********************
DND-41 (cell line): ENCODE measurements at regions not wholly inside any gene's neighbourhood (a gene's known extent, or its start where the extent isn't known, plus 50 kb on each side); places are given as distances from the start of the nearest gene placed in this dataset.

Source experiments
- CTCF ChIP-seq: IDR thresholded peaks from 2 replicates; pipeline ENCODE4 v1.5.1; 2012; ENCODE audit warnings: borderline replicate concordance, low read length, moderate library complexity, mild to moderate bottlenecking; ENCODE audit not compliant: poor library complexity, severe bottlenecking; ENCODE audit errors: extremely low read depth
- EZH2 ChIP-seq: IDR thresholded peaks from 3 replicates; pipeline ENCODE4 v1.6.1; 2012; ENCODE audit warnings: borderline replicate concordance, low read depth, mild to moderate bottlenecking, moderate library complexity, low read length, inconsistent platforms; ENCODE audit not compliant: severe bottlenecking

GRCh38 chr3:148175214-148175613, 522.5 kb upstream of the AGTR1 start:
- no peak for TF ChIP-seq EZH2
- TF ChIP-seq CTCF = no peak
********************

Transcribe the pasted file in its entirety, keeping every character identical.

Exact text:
DND-41 (cell line): ENCODE measurements at regions not wholly inside any gene's neighbourhood (a gene's known extent, or its start where the extent isn't known, plus 50 kb on each side); places are given as distances from the start of the nearest gene placed in this dataset.

Source experiments
- CTCF ChIP-seq: IDR thresholded peaks from 2 replicates; pipeline ENCODE4 v1.5.1; 2012; ENCODE audit warnings: borderline replicate concordance, low read length, moderate library complexity, mild to moderate bottlenecking; ENCODE audit not compliant: poor library complexity, severe bottlenecking; ENCODE audit errors: extremely low read depth
- EZH2 ChIP-seq: IDR thresholded peaks from 3 replicates; pipeline ENCODE4 v1.6.1; 2012; ENCODE audit warnings: borderline replicate concordance, low read depth, mild to moderate bottlenecking, moderate library complexity, low read length, inconsistent platforms; ENCODE audit not compliant: severe bottlenecking

GRCh38 chr3:148175214-148175613, 522.5 kb upstream of the AGTR1 start:
- no peak for TF ChIP-seq EZH2
- TF ChIP-seq CTCF = no peak